Nokia strikes back against 'smart' rivals

September 6, 2009 by Terhi Kinnunen
A visitor checks out Nokia's first notebook, the "Booklet 3G" at the "Nokia World 2009" in Stuttgart. Faced with increased competition from up-and-coming rivals, Finnish telecom giant Nokia plans to launch a slew of new products this year but analysts say it faces a tough battle to hold on to its position as the world's number one mobile phone manufacturer.

Faced with increased competition from up-and-coming rivals, Finnish telecom giant Nokia plans to launch a slew of new products this year but analysts say it faces a tough battle to hold on to its position as the world's number one mobile phone manufacturer.

To fight back against Apple's iPhone and RIM's Blackberry, announced plans to launch three new smartphones with touch screens, a portable , and will tie up with Microsoft to use its popular Office software on its handsets.

Industry observers criticised the Finnish giant for its aging product lineup and for not bringing smartphones to market quickly enough to take on their up-and-coming rivals.

Analysts interviewed by AFP agreed that Nokia had not yet found a product to challenge the iPhone as most new Nokia devices use an outdated operating system to drive their phones.

"It is going to be 2011 before they have the right software to make a really competitive product," Richard Windsor, a London-based technology analyst for Nomura Securities, told AFP.

Its latest smartphone, the N97, has achieved modest sales so far compared to the iPhone.

Technology consultancy Gartner estimates Nokia has sold just 500,000 of them worldwide since its launch in June. Apple's new third-generation sold one million units in its first weekend on sale.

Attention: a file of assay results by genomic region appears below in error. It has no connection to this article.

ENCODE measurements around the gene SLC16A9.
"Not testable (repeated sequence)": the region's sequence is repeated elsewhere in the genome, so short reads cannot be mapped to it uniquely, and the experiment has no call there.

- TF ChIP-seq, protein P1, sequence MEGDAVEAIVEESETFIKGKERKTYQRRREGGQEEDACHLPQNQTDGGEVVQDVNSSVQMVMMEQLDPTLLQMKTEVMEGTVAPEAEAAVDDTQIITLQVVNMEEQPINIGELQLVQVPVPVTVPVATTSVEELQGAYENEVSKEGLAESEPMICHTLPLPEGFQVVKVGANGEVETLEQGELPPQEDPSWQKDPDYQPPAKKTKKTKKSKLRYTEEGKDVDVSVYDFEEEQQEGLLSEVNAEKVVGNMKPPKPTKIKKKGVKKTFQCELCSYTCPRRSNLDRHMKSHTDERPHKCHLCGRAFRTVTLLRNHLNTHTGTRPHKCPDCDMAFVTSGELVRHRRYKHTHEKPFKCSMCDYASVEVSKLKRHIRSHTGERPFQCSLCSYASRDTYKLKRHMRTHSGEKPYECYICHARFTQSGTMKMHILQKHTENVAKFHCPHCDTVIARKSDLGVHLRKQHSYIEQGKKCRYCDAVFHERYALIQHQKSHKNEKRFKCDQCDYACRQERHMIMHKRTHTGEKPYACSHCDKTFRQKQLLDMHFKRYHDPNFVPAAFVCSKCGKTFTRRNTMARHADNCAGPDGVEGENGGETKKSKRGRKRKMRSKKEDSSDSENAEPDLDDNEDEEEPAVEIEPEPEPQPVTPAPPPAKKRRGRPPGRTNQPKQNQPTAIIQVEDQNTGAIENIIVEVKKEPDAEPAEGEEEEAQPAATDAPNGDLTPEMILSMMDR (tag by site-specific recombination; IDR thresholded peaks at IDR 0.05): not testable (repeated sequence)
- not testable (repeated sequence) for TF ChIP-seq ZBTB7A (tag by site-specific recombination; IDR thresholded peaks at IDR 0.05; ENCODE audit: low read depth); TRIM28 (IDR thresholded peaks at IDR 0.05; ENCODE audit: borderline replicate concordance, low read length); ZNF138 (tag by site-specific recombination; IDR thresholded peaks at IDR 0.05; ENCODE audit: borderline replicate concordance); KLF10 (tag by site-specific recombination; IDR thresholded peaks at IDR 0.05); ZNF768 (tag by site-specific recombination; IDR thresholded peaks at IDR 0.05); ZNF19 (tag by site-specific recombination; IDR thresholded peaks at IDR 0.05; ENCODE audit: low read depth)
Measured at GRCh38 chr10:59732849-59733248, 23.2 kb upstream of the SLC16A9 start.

Nokia needs its new models to be a success -- smartphones, handsets with high-speed internet access, are the fastest growing segment in the mobile phone market and their higher price tags mean they carry higher profit margins than cheaper, more basic models.

The Finnish giant's share of this lucrative segment has ebbed away in recent months. In the second quarter of 2009, it sold 45 percent of all 40 million smartphones sold worldwide.

That compares to 47.4 percent of 32 million handsets at the same time last year, according to Gartner data.

"The right high-end product and an increased focus on services and content are vital for Nokia if it wants to both revamp its brand and please investors," wrote Gartner analyst Carolina Milanesi in a research note to clients.

In addition to its partnership with Microsoft, Nokia will also use Linux software and work with social networking site Facebook to develop new services.

"They have realised that for certain things it makes sense to partner," Ben Wood, research director at CCS Insight, told AFP.

also beat Nokia in drawing in additional revenue from the sale of online applications: ringtones, videos, games and other Internet gadgets.

Its App'Store went online in July 2008 while Nokia's Ovi store launched in May this year.

"Nokia cannot create one killer product to beat Apple or Google. Nokia has to create an experience or a solution that is so compelling that a consumer says 'I like the whole proposition'," said Wood.

Nokia's chief executive Olli-Pekka Kallasvuo told reporters on Wednesday that these add-on services were "critical to our future" and that his company wanted to make smartphones more affordable to a wider range of people.

But that will be a hard sell in the current economic climate.

The global financial crisis has weakened demand for sales after six years of uninterrupted growth.

Nokia, which has 1.1 billion customers worldwide, posted a 66-percent drop in net profit in the second quarter of 2009 and a nearly 25-percent decline in revenues on a 12-month basis.

In a bid to restore the company to profitability, a cost-cutting programme was launched in January aimed at reducing Nokia's workforce by some 4,000.

(c) 2009 AFP

Explore further: N97 mini, X6 and X3: Nokia unveils new smartphones to rival iPhone (w/ Video)

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